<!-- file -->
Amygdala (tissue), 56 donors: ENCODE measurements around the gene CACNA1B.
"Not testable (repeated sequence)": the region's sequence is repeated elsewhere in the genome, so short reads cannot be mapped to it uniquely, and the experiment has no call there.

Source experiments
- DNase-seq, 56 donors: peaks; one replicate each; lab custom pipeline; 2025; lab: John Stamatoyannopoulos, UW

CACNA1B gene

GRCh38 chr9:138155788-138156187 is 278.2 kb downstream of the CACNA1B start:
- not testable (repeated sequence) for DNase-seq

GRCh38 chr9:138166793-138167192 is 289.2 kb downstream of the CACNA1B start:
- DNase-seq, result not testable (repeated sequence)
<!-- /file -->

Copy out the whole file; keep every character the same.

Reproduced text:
Amygdala (tissue), 56 donors: ENCODE measurements around the gene CACNA1B.
"Not testable (repeated sequence)": the region's sequence is repeated elsewhere in the genome, so short reads cannot be mapped to it uniquely, and the experiment has no call there.

Source experiments
- DNase-seq, 56 donors: peaks; one replicate each; lab custom pipeline; 2025; lab: John Stamatoyannopoulos, UW

CACNA1B gene

GRCh38 chr9:138155788-138156187 is 278.2 kb downstream of the CACNA1B start:
- not testable (repeated sequence) for DNase-seq

GRCh38 chr9:138166793-138167192 is 289.2 kb downstream of the CACNA1B start:
- DNase-seq, result not testable (repeated sequence)